(41) Bali attacked the great Indra with ten arrows, Airâvata, his carrier with three arrows, his four guardians [soldiers on horseback] with four arrows and the driver of the elephant with one. (42) Indra skilled, in a quick response, immediately cut the arrows rushing towards him in pieces with a different type of very sharp arrows and smiled about the enemy not reaching him. (43) Observing what a martial expert he was took he enraged the s'akti weapon up but with the torch of blazing fire still in his hand was it shattered by Indra. (44) When next the lance, the barbed missile, the javelin, the sword and whatever more was tried, were they all cut to pieces by the mighty one. (45) O master of men, now was released a demoniac illusion to which the Asura vanished from sight and a huge mountain appeared towering over the heads of the sura warriors. (46) Big snakes, scorpions and other poisonous creatures came down to crush them as also lions, tigers, boars and great elephants. (47) Big trees ablaze in a forest fire came down from it and sharp pointed stones to destroy the enemy army. (48) Hundreds and hundreds of stark naked carnivorous demonesses, o Ruler, each holding a trident, yelled 'Pierce them, cut them to pieces' and such. (49) Next were big, deeply rumbling clouds seen in the sky releasing embers, accompanied by strong tormenting winds and claps of thunder. (50) The Daitya created a huge terrifying conflagration resembling Sâmvartaka [the fire at the end of time] that was carried by the blasting wind to burn the warriors of wisdom. (51) Thereafter appeared, for everyone to see, a sea agitated all over with waves blown up by the wind into a formidable whirlpool. (52) Thus lost the sura warriors, daunted by the creation of the illusory atmosphere as was presented by the invisible Daityas, those experts in the illusion, their courage to fight. (53) Empty-handed not knowing how to respond to that countering force, o King, meditated the followers of Indra for the Supreme Lord, the Creator of the Universe, to appear there.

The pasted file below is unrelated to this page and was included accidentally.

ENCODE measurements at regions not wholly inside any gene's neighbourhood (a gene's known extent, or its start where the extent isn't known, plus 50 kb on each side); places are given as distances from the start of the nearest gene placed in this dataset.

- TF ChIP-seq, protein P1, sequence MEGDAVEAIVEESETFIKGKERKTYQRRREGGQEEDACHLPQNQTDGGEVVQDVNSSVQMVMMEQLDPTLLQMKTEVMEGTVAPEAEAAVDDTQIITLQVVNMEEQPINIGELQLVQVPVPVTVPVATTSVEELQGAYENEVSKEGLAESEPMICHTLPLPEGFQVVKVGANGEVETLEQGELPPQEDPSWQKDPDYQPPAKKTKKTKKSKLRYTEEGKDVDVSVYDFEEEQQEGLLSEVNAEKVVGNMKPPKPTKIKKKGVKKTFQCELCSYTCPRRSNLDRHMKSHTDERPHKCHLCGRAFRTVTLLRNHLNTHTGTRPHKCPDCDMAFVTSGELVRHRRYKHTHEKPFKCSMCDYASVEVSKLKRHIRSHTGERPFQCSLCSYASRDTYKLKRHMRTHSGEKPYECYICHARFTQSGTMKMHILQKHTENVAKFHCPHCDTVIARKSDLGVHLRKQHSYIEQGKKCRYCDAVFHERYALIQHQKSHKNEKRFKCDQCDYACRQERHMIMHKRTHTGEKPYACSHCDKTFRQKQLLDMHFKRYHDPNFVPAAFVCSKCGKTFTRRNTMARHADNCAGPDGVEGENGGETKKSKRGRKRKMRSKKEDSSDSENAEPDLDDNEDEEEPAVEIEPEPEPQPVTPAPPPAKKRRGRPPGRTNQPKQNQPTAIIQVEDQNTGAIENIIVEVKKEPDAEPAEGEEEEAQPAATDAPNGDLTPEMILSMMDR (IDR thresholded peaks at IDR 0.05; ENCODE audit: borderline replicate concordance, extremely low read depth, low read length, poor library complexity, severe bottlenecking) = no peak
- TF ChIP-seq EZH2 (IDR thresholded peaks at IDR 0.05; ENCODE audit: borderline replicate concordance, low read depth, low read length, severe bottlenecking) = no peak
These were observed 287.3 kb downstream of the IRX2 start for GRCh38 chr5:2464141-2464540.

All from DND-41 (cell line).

(54) He with the yellow dress and the lotuspetal eyes, whose feet rest upon the shoulders of Garuda, then became visible with His eight arms and weapons, the Goddess of Fortune and His invaluable Kaustubha gem, His helmet and His earrings brilliantly exhibited. (55) The moment He appeared were, by the superior power of the Greatest of the Great, immediately the illusory manifestations from the false works of the Asura curbed, indeed the way it happens with dreams when one wakes up; all dangers are vanquished when the remembrance of the Lord has returned. (56) When the demon Kâlanemi who engaged with the enemy of the elephants [the lion] saw Him on the battlefield who was carried by Garuda, threw he a whirling trident at Him, but just as easy was it, as it came down upon Garuda's head, seized and was the enemy together with his carrier with the same weapon killed by the Lord of the Three Worlds. (57) The very powerful Mâlî and Sumâlî fell in the battle with their heads severed by His cakra after which the enemy Mâlyavân followed the same fate of having his head severed by the disc of the Original Personality the moment he, with a pointy club and roaring like a lion, tried to attack the king of the birds [Garuda].

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SOURCE: Translation: Anand Aadhar Prabhu, http://bhagavata.org/

Production: the Filognostic Association of The Order of Time, with special thanks to Sakhya Devi Dasi for proofreading and correcting the manuscript. http://theorderoftime.com/info/guests-friends.html

The sourcetexts, illustrations and music to this translation one can find following the links from: http://bhagavata.org/